A Mel Gibson interview had been cut short awkwardly after the actor-director was asked about Will Smith’s infamous slap at last week’s Oscars.
The abrupt change of pace came after Gibson was seen laughing and smiling on Sunday (US time) while speaking about his new film, Father Stu, with Fox News anchor Jesse Watters.
Then Watters turned the conversation to the most talked-about moment in Academy Awards history.
She asked if he would’ve been treated the same way had he hit Oscars presenter Chris Rock at last Sunday’s awards night, prompting an abrupt intervention from Gibson’s publicist.
“You understand it probably better than a lot of people, with your career. I was wondering if, you know, you had been the one that jumped up out of his seat and slapped Chris Rock, if you would have been treated the same way, Mel?” Watters asked the Braveheart actor.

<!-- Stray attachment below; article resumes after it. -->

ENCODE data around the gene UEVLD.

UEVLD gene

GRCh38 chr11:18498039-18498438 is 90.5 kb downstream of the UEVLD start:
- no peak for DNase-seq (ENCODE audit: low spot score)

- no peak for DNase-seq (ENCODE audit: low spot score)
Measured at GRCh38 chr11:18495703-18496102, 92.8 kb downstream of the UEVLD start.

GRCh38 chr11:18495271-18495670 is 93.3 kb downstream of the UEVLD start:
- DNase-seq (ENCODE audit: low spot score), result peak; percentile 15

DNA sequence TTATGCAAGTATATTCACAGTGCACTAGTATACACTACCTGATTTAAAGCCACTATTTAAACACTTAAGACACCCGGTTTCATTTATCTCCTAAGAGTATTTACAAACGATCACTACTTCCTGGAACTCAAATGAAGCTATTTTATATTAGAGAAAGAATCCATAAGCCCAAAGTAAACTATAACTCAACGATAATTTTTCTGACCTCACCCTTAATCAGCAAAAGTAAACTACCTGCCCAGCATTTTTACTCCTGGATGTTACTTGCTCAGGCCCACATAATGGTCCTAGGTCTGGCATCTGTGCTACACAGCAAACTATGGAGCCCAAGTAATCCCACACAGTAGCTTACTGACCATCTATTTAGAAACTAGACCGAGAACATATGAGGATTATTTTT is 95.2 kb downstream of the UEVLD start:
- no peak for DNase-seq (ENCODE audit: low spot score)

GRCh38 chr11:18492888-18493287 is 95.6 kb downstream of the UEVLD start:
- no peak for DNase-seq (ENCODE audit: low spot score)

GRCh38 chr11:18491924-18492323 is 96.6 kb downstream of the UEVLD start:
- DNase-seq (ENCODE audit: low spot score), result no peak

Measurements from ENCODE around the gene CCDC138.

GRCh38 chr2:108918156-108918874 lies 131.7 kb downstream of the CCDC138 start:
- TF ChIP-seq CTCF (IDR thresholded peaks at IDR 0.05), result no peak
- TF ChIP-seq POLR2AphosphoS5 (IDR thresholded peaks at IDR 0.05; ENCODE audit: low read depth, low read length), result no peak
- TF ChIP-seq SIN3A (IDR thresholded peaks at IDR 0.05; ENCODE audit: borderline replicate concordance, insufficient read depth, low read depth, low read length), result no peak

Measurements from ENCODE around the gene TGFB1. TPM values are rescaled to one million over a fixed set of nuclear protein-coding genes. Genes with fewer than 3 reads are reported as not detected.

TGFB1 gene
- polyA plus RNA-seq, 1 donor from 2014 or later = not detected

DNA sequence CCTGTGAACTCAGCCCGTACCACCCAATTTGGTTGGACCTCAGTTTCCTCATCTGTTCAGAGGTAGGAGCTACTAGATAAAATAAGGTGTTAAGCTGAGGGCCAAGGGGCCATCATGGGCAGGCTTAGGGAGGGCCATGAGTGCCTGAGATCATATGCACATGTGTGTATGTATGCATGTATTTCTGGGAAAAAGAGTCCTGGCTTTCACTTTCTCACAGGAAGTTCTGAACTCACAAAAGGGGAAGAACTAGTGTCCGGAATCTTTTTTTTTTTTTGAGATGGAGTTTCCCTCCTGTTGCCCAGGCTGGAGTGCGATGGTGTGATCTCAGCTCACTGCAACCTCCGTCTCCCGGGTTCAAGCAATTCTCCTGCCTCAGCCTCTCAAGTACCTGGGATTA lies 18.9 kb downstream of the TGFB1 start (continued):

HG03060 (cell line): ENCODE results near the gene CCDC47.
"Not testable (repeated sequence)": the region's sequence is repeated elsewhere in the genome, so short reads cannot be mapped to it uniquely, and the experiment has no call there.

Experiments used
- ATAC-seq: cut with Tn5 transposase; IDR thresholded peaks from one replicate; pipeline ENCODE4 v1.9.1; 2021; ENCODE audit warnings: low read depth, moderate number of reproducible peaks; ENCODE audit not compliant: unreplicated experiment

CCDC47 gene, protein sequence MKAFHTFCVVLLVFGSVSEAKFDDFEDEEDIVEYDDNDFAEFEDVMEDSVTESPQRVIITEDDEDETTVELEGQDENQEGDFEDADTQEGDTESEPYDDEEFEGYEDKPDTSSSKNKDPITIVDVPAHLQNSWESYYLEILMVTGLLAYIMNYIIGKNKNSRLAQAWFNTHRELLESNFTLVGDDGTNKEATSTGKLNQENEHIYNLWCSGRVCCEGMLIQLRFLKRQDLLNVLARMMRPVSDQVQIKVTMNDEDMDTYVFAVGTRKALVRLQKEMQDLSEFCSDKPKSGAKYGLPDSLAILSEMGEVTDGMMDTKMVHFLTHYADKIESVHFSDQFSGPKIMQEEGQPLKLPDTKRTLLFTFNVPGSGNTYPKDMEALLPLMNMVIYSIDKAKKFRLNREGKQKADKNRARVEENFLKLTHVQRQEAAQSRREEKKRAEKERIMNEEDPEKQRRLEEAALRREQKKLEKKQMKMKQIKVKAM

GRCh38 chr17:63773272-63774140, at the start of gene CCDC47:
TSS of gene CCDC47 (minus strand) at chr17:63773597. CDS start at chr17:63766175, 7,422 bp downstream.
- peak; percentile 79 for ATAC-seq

Gibson pointed at the camera as he was asked the question, bending over in laughter but not actually replying. Then his handler chimed in.
“Hello Jesse, thank you – that’s our time.” a disembodied female voice can be heard saying.
Watters tried to press for an answer from a smiling Gibson, asking if he had “ever thought about that”.
Again, Gibson did not respond and his publicist awkwardly repeated: “Thank you, Jesse, that is our time.”
Last Sunday’s on-stage slap came after Rock made a joke about Smith’s wife, Jada Pinkett-Smith, sparking worldwide headlines and opinions.
On Saturday following a wave of criticism, Smith resigned from the Academy. Although he still faces disciplinary action.
Smith said his actions had “deprived other nominees and winners” of their moment to celebrate.
“I have directly responded to the Academy’s disciplinary hearing notice, and I will fully accept any and all consequences for my conduct,” Smith said in a lengthy statement.
“My actions at the 94th Academy Awards presentation were shocking, painful, and inexcusable. The list of those I have hurt is long and includes Chris, his family, many of my dear friends and loved ones, all those in attendance, and global audiences at home.
“I betrayed the trust of the Academy,” Smith said.
Academy of Motion Picture Arts and Sciences president David Rubin accepted Smith’s resignation.